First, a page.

On competing in dance, singles and pairs at US championships: I don’t know how I ever did the nationals. All I remember from 1956 is sleeping, practicing, and competing. And eating. That was my entire week. I just went from one event to the other.

On attending more than 40 world championships: I did 37 as a coach, and then there was my three years as a competitor. One year I had 10 skaters at worlds. It was funny, at this event there was a trivia question, and someone just handed me a card, and it was a skating thing. And it said, what coach had the most skaters at a world championship? And I said, oh, I know that answer, Carlo Fassi. And they flipped it over and it was me [laughs]. I didn’t even know.

On working at a rink in Indianapolis that blew up in an explosion in 1963: There was propane stored under the seats. I think it ended up 93 were killed. It was during a Holiday on Ice show. They were using canisters of propane, 20 or 30 of them under the seats, because they were using torches to heat the popcorn to keep it fresh. And then what happened, one of the propane tanks had a faulty valve, and it opened, and gas came out and it exploded. The guy who ran the rink had me help out in the morgue. I had to take the bodies out and if they were dismembered try to piece them together.

The show minutes before the explosion . . .

 

. . . and after the explosion.

On creating the Yankee Polka compulsory ice dance with ice dancers Judy Schwomeyer and James Sladky: I’ll tell you a funny story about that. When I skated, free skated, I used to have a choctaw and go into a double lutz from it. I used to love doing that. When I coached, I didn’t jump that much, I didn’t have time, but I could always do that. Choctaw, cross behind, cross in front, double lutz. So when I started choreographing, and Jim and Judy had a paso and I put that choctaw into the paso. So the next year it was a polka, but I loved my choctaw so we used it again [laughs]. I put it at the end of the rink, and it fit in beautifully to this one piece of music. So then we finished that year, but a few years go by and I get a call from the ISU and they say, we want your dance, we want your polka. I had made a couple of polkas, for another couple I made the Peanut Polka, which was a real simple polka. And they were looking for dances to put into competition, so I said, which one do you want? The Peanut Polka? And they said, no, we want the one with the biiiiiig choctaw. So I said, oh, you want the Yankee Polka. And so now came a problem. Because I’m saying, oh my God, that choctaw fit the phrasing of the music but not the beat. So I’m thinking, now I have to look at this and see if I can adapt it. So I just made one small adjustment. But the dance just grew over the years because the skaters got better.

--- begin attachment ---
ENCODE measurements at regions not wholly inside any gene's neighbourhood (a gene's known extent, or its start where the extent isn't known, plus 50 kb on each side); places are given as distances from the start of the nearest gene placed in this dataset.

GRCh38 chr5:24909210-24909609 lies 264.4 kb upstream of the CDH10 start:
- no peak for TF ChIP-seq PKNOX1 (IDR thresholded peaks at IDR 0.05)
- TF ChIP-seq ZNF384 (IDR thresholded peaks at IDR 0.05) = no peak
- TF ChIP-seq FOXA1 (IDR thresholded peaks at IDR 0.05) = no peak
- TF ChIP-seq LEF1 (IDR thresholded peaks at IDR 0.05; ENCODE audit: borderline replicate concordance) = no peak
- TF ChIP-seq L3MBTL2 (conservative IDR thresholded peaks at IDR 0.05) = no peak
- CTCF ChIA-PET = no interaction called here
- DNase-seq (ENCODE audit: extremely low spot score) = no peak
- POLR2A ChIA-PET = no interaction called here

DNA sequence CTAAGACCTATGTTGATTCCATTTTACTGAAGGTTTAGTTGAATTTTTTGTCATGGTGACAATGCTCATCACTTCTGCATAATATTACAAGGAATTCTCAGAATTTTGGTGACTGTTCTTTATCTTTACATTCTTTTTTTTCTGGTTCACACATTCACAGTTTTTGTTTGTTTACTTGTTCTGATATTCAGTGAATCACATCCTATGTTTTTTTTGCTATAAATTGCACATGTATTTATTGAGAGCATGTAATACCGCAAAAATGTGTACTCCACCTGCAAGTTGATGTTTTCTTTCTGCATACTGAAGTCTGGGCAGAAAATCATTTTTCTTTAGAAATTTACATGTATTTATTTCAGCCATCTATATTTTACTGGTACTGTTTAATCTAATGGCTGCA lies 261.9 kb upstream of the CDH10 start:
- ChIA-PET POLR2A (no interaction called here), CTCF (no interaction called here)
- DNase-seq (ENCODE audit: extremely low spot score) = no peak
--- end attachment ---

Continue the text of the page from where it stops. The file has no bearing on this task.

On coaching Kitty and Peter Carruthers: She was a dream and he was a handful [laughs]. I’d tell Peter what to do and he’d do it, but what a hassle in between. You’d give him instructions and eventually he’d get it done. But I always knew it would get done.

On coaching skaters at world and Olympic championships ranging in age from teens to mid-30s: When you’re dealing with the older ones you can deal a lot better with them, know what I mean? And usually it’s a little more structured. With kids, you never know what they’re going to do. College-age kids, they drive you to drink. Where’s your music? I dunno, didn’t she pick it up? Well, where did you last see it? And then we find out it was left in the music player the night before. That’s typical of what you get. So I have to keep a copy of everything. But that’s the difference in the age.

On which disciplines in skating has evolved the most over his coaching career: I think basically everything has. The only thing I think is that the new [judging] system is messing it all up. They’re better skaters, but everybody’s doing the same thing. It looks like gymnastics. I don’t know about you, I love watching gymnastics, but after watching a couple of athletes, I don’t know what I’m looking at, and they’re all doing the same stuff. I’d go back to more of the old system. I like the idea of giving credit for the jumps, but you can’t give credit for footwork, no matter what they say.

On leaving his mark on the sport: Everywhere but synchro. But I got ideas for them [laughs]. They’re doing death spirals now and I’ve got some good stuff for them.